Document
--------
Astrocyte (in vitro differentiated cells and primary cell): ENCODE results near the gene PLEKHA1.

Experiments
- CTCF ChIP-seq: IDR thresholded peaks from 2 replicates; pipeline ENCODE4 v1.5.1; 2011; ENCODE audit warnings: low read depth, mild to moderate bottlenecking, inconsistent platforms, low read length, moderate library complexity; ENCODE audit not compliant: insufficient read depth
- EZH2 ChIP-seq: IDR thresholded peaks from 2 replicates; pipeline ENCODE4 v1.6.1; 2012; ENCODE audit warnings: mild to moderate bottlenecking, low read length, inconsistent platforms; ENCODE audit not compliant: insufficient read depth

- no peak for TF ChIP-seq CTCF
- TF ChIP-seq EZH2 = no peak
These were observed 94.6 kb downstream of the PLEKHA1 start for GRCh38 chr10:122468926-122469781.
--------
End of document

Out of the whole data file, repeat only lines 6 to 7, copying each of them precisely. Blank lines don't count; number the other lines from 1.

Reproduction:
- TF ChIP-seq EZH2 = no peak
These were observed 94.6 kb downstream of the PLEKHA1 start for GRCh38 chr10:122468926-122469781.